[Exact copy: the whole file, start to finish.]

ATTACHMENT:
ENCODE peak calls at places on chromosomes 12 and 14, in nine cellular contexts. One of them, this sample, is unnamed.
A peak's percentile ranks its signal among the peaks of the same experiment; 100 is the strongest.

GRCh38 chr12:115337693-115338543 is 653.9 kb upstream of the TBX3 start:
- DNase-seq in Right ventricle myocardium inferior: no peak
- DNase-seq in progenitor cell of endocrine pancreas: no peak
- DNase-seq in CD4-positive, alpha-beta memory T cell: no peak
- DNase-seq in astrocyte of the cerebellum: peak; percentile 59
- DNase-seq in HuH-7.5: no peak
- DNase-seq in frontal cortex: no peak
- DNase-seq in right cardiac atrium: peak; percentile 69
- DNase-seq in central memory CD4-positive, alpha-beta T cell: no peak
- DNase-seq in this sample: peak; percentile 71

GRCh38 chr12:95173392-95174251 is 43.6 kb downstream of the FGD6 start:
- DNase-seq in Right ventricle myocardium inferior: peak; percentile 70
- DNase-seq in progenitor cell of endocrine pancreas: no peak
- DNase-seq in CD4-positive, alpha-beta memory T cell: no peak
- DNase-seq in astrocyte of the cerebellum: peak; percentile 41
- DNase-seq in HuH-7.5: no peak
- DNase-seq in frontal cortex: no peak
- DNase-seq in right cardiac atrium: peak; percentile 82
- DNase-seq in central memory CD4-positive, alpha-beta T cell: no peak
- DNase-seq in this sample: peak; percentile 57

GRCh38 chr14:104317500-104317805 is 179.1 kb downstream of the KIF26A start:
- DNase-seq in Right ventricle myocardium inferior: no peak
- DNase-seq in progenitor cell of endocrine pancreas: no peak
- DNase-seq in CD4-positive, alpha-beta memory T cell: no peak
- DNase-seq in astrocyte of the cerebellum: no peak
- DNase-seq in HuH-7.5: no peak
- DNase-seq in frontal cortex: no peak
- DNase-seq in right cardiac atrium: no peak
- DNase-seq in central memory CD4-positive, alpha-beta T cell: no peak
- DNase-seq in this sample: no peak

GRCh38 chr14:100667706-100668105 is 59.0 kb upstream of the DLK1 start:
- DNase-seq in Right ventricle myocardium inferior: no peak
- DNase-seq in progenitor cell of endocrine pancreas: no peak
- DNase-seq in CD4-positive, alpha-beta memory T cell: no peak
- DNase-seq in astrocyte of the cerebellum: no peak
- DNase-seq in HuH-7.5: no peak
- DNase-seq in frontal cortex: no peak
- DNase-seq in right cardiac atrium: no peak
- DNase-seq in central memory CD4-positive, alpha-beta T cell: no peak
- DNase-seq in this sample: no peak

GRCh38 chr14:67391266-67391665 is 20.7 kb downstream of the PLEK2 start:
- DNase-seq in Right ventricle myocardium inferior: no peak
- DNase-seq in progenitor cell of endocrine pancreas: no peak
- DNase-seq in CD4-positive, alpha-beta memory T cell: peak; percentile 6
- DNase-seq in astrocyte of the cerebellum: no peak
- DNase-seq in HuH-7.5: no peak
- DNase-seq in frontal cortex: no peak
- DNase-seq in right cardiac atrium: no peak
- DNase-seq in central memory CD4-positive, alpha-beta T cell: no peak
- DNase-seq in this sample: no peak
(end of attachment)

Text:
ENCODE peak calls at places on chromosomes 12 and 14, in nine cellular contexts. One of them, this sample, is unnamed.
A peak's percentile ranks its signal among the peaks of the same experiment; 100 is the strongest.

GRCh38 chr12:115337693-115338543 is 653.9 kb upstream of the TBX3 start:
- DNase-seq in Right ventricle myocardium inferior: no peak
- DNase-seq in progenitor cell of endocrine pancreas: no peak
- DNase-seq in CD4-positive, alpha-beta memory T cell: no peak
- DNase-seq in astrocyte of the cerebellum: peak; percentile 59
- DNase-seq in HuH-7.5: no peak
- DNase-seq in frontal cortex: no peak
- DNase-seq in right cardiac atrium: peak; percentile 69
- DNase-seq in central memory CD4-positive, alpha-beta T cell: no peak
- DNase-seq in this sample: peak; percentile 71

GRCh38 chr12:95173392-95174251 is 43.6 kb downstream of the FGD6 start:
- DNase-seq in Right ventricle myocardium inferior: peak; percentile 70
- DNase-seq in progenitor cell of endocrine pancreas: no peak
- DNase-seq in CD4-positive, alpha-beta memory T cell: no peak
- DNase-seq in astrocyte of the cerebellum: peak; percentile 41
- DNase-seq in HuH-7.5: no peak
- DNase-seq in frontal cortex: no peak
- DNase-seq in right cardiac atrium: peak; percentile 82
- DNase-seq in central memory CD4-positive, alpha-beta T cell: no peak
- DNase-seq in this sample: peak; percentile 57

GRCh38 chr14:104317500-104317805 is 179.1 kb downstream of the KIF26A start:
- DNase-seq in Right ventricle myocardium inferior: no peak
- DNase-seq in progenitor cell of endocrine pancreas: no peak
- DNase-seq in CD4-positive, alpha-beta memory T cell: no peak
- DNase-seq in astrocyte of the cerebellum: no peak
- DNase-seq in HuH-7.5: no peak
- DNase-seq in frontal cortex: no peak
- DNase-seq in right cardiac atrium: no peak
- DNase-seq in central memory CD4-positive, alpha-beta T cell: no peak
- DNase-seq in this sample: no peak

GRCh38 chr14:100667706-100668105 is 59.0 kb upstream of the DLK1 start:
- DNase-seq in Right ventricle myocardium inferior: no peak
- DNase-seq in progenitor cell of endocrine pancreas: no peak
- DNase-seq in CD4-positive, alpha-beta memory T cell: no peak
- DNase-seq in astrocyte of the cerebellum: no peak
- DNase-seq in HuH-7.5: no peak
- DNase-seq in frontal cortex: no peak
- DNase-seq in right cardiac atrium: no peak
- DNase-seq in central memory CD4-positive, alpha-beta T cell: no peak
- DNase-seq in this sample: no peak

GRCh38 chr14:67391266-67391665 is 20.7 kb downstream of the PLEK2 start:
- DNase-seq in Right ventricle myocardium inferior: no peak
- DNase-seq in progenitor cell of endocrine pancreas: no peak
- DNase-seq in CD4-positive, alpha-beta memory T cell: peak; percentile 6
- DNase-seq in astrocyte of the cerebellum: no peak
- DNase-seq in HuH-7.5: no peak
- DNase-seq in frontal cortex: no peak
- DNase-seq in right cardiac atrium: no peak
- DNase-seq in central memory CD4-positive, alpha-beta T cell: no peak
- DNase-seq in this sample: no peak